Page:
MULTICS SYSTEM-PROGRAMMERS' MANUAL SECTION BA.1
MSPM - General Information
The Multics System-Programmers' Manual (MSPM) has two basic functions: (1) during the design and implementation of the Multics (Multiplexed Information and Computing Service) system, it serves as the place in which to record current design plans, so that all those working on the project may be aware of these plans; and (2) when Multics has passed the initial implementation phase, it is to serve as a reference manual for the use of those charged with maintaining and expanding Multics systems at various sites. It is important to note, however, that the first of these functions must precede the second, in a very real, temporal sense. That is, it is a stated objective of Multics system development that sound engineering practice be applied to system design; as one of the dominant factors in such practice is the notion of iterative design, the MSPM of necessity cannot offer a totally accurate, up-to-date picture of the system while the design and implementation efforts are still in progress. Therefore, the MSPM must be viewed as an internal working document, for use of the three organizations (Project MAC, General Electric Corporation, and Bell Telephone Laboratories) jointly working on the Multics project, until such time as it is specifically released to the general public as being in "final" form -- where final is to be taken as meaning that it presents a consistent picture of the system at a particular, specified stage of development, and is not meant to imply that Multics is envisioned as ever becoming a static entity. (Indeed, the evolutionary quality of Multics, the ease of adding commands for example, is one of the primary design goals of the system.)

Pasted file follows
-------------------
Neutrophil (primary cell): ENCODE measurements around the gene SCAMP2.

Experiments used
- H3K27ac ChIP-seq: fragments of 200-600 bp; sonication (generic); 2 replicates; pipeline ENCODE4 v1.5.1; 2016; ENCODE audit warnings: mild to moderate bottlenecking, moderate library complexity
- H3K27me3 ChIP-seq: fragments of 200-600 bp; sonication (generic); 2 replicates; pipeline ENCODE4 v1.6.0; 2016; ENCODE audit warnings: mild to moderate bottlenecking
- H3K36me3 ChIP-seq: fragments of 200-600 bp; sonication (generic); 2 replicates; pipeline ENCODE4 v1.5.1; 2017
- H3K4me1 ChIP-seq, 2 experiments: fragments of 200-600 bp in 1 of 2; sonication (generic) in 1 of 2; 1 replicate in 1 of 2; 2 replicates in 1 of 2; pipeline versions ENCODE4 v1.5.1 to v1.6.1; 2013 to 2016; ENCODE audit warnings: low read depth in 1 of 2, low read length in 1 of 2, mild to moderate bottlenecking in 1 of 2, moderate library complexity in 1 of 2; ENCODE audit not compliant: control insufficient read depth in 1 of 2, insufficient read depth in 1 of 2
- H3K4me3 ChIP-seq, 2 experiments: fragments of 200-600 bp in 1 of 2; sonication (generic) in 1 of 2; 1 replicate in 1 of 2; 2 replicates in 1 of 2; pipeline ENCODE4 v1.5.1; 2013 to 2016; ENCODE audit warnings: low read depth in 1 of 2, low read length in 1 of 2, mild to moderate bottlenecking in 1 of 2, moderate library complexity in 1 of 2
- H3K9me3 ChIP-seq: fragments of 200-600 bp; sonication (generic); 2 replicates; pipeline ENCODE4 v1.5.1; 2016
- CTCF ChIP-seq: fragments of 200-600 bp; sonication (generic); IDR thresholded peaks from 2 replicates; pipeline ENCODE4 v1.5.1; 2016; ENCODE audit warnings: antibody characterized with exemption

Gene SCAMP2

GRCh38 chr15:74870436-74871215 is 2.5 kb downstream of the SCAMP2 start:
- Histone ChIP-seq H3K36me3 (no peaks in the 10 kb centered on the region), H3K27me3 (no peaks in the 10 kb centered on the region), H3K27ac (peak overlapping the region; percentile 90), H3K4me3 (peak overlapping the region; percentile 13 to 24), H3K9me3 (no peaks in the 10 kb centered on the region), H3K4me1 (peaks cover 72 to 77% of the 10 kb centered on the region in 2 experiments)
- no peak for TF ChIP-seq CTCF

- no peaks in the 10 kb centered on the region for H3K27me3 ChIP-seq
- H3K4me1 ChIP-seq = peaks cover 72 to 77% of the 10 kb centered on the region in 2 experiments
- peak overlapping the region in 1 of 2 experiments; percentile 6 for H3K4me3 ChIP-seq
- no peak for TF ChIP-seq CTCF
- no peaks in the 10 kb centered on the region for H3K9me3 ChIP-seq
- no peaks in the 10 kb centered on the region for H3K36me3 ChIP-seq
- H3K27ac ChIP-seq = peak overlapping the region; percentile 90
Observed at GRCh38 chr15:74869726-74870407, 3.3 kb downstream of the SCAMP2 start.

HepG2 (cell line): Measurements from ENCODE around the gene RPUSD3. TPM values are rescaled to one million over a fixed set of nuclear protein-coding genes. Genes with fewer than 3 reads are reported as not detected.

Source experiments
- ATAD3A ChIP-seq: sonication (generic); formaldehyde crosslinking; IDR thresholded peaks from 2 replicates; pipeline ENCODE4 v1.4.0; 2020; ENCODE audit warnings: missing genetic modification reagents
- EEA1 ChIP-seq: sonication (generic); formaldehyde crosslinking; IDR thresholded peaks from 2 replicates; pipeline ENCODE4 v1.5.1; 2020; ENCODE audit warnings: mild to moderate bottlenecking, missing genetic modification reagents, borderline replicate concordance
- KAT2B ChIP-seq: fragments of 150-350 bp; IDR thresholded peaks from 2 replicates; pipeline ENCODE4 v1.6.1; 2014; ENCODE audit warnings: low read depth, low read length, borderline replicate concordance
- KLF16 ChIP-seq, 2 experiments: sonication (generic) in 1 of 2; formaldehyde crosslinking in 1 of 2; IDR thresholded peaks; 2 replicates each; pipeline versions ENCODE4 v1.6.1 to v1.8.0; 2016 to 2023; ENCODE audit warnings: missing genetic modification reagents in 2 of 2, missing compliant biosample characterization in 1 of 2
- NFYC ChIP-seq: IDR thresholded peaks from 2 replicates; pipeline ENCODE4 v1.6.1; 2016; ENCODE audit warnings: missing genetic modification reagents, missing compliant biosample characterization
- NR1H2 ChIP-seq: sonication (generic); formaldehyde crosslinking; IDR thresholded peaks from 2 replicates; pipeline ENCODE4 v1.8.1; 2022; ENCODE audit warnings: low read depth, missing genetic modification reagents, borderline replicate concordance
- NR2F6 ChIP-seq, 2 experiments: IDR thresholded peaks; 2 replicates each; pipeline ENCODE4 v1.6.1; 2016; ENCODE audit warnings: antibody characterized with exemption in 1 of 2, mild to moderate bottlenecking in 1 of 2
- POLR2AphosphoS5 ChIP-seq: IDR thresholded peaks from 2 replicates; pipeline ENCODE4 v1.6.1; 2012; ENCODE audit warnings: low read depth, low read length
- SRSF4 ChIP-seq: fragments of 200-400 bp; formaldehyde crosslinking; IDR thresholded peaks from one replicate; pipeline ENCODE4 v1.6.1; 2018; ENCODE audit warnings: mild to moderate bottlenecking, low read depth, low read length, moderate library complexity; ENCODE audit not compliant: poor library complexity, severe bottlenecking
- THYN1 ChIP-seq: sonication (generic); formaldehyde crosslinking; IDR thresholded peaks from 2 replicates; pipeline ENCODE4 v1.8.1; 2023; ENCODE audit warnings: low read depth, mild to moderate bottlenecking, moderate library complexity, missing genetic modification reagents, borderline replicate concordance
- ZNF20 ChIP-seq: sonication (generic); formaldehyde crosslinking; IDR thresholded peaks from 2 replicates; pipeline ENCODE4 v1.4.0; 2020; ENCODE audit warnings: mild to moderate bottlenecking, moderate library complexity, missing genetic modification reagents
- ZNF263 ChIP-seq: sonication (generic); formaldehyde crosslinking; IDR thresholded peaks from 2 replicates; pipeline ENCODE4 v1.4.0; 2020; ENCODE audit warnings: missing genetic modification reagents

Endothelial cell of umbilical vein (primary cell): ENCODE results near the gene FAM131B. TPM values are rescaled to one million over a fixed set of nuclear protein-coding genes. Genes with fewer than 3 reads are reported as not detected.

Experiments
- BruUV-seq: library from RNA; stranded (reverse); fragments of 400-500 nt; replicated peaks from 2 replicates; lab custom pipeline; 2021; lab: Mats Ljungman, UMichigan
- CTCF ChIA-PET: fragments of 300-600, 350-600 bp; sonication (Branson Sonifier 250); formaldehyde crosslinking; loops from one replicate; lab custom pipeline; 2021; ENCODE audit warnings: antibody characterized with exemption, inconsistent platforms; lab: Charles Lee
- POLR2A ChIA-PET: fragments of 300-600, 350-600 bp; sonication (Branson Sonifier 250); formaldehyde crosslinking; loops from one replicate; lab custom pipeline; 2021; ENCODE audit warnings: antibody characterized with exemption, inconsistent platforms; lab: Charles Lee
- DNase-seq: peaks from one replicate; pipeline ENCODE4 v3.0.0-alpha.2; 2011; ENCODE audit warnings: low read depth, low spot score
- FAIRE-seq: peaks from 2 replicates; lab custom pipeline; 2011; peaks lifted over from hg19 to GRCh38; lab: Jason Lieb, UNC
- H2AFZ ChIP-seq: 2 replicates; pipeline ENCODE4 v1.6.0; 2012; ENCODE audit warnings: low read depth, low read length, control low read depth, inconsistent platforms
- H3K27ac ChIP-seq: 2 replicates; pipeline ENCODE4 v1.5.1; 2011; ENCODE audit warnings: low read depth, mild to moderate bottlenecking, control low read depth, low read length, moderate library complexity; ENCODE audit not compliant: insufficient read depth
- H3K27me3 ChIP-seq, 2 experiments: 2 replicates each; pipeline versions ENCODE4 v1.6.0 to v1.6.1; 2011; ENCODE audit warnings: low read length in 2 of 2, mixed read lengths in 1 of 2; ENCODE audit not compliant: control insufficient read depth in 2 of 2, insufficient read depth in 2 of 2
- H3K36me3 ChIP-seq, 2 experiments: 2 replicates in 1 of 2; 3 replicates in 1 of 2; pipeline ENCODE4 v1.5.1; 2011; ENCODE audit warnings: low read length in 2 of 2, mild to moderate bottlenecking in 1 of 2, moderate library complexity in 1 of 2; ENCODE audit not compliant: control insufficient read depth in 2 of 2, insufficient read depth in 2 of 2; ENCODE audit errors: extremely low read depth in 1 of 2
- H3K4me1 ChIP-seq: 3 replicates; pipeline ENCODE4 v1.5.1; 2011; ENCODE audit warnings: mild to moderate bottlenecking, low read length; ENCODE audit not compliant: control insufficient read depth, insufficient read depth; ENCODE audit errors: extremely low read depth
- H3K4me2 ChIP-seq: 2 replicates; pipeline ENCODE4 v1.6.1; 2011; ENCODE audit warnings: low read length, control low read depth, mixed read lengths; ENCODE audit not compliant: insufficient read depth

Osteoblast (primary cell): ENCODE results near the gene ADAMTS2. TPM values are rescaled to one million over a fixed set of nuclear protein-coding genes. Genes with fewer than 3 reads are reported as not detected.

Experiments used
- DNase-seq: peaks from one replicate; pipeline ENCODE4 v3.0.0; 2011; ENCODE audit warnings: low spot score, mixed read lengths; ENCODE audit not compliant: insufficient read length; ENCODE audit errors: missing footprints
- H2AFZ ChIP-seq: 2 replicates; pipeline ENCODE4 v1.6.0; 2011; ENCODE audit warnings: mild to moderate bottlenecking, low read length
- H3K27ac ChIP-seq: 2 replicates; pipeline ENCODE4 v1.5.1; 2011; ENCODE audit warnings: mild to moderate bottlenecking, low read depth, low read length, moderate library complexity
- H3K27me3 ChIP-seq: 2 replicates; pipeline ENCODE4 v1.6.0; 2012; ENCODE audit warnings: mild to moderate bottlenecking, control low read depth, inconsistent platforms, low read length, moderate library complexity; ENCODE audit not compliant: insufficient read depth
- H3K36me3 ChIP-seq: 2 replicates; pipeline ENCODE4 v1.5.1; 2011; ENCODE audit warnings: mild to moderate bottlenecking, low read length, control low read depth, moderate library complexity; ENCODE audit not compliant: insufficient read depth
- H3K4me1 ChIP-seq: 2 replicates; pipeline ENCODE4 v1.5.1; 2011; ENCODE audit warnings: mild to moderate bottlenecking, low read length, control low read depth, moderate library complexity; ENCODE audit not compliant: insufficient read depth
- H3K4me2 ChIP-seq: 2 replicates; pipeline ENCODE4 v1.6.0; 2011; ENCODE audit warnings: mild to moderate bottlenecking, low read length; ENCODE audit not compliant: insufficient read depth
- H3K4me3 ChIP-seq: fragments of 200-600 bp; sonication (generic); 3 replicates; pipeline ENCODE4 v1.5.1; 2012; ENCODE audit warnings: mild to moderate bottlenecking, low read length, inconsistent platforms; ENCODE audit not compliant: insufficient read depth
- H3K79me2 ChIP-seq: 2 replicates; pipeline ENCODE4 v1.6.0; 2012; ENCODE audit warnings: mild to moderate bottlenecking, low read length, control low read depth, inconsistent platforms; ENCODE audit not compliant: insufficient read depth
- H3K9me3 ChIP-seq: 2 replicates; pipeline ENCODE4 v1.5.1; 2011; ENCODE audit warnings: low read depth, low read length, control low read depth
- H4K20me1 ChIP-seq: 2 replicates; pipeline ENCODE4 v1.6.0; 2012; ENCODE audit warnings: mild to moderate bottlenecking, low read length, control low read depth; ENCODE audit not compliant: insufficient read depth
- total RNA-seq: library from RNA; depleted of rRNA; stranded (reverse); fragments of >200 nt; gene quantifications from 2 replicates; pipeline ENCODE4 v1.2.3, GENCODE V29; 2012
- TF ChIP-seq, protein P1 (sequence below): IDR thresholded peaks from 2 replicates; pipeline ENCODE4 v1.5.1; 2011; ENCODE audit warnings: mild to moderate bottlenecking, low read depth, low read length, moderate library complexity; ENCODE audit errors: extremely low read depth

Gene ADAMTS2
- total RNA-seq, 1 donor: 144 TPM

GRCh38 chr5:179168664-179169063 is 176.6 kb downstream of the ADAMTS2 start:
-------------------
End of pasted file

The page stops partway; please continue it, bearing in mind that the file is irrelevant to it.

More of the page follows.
It is not intended that the above comments be taken to imply that the MSPM is to be treated as a "Confidential" document. Rather, they are to be taken as a warning to readers of the MSPM, both within and outside of the active membership of the project, that it is at present an evolving depiction of an evolving system. As such, it should not be employed as an absolute authority for deciding what Multics is: the specific discussion of any given area may have become outmoded a week or two ago, and may be replaced a week or two from now. As a matter of fact, it is a stated policy that documentation of modules which are known to be obsolete will be retained in the Manual until replacements are available; this is done on the grounds that somewhat outmoded information is better than no information at all. To put it another way, the MSPM is, after all, a manual for system-programmers.
Still the MSPM is intended to be as up-to-date as possible. Also it will eventually be released for more general distribution to serve the functions of a Multics reference manual and as technical documentation of the system design.